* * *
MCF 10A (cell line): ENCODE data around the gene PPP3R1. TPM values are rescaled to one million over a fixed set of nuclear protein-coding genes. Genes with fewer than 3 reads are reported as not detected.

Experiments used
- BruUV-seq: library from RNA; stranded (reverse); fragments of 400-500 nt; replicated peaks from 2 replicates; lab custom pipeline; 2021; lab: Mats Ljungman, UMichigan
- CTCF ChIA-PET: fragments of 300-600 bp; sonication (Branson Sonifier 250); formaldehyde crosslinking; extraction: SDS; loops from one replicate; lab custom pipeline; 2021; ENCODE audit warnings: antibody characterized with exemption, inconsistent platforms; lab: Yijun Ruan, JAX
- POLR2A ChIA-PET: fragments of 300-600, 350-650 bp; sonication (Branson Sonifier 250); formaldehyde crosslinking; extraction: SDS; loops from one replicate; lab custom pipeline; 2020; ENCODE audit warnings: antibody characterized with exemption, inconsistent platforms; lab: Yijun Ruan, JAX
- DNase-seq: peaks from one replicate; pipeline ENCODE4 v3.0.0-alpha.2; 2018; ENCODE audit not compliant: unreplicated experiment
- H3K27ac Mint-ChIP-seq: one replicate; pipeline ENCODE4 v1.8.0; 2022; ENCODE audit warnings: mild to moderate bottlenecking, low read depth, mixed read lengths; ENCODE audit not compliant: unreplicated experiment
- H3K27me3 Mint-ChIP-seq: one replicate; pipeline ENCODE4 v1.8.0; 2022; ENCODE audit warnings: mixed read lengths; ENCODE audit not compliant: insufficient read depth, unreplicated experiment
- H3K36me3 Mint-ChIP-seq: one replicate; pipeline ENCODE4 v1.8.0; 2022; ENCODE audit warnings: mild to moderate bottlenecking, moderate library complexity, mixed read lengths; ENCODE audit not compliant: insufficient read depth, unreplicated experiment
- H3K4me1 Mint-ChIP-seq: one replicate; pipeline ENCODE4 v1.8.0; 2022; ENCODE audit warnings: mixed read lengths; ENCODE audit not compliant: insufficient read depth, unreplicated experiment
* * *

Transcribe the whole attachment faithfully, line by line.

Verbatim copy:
MCF 10A (cell line): ENCODE data around the gene PPP3R1. TPM values are rescaled to one million over a fixed set of nuclear protein-coding genes. Genes with fewer than 3 reads are reported as not detected.

Experiments used
- BruUV-seq: library from RNA; stranded (reverse); fragments of 400-500 nt; replicated peaks from 2 replicates; lab custom pipeline; 2021; lab: Mats Ljungman, UMichigan
- CTCF ChIA-PET: fragments of 300-600 bp; sonication (Branson Sonifier 250); formaldehyde crosslinking; extraction: SDS; loops from one replicate; lab custom pipeline; 2021; ENCODE audit warnings: antibody characterized with exemption, inconsistent platforms; lab: Yijun Ruan, JAX
- POLR2A ChIA-PET: fragments of 300-600, 350-650 bp; sonication (Branson Sonifier 250); formaldehyde crosslinking; extraction: SDS; loops from one replicate; lab custom pipeline; 2020; ENCODE audit warnings: antibody characterized with exemption, inconsistent platforms; lab: Yijun Ruan, JAX
- DNase-seq: peaks from one replicate; pipeline ENCODE4 v3.0.0-alpha.2; 2018; ENCODE audit not compliant: unreplicated experiment
- H3K27ac Mint-ChIP-seq: one replicate; pipeline ENCODE4 v1.8.0; 2022; ENCODE audit warnings: mild to moderate bottlenecking, low read depth, mixed read lengths; ENCODE audit not compliant: unreplicated experiment
- H3K27me3 Mint-ChIP-seq: one replicate; pipeline ENCODE4 v1.8.0; 2022; ENCODE audit warnings: mixed read lengths; ENCODE audit not compliant: insufficient read depth, unreplicated experiment
- H3K36me3 Mint-ChIP-seq: one replicate; pipeline ENCODE4 v1.8.0; 2022; ENCODE audit warnings: mild to moderate bottlenecking, moderate library complexity, mixed read lengths; ENCODE audit not compliant: insufficient read depth, unreplicated experiment
- H3K4me1 Mint-ChIP-seq: one replicate; pipeline ENCODE4 v1.8.0; 2022; ENCODE audit warnings: mixed read lengths; ENCODE audit not compliant: insufficient read depth, unreplicated experiment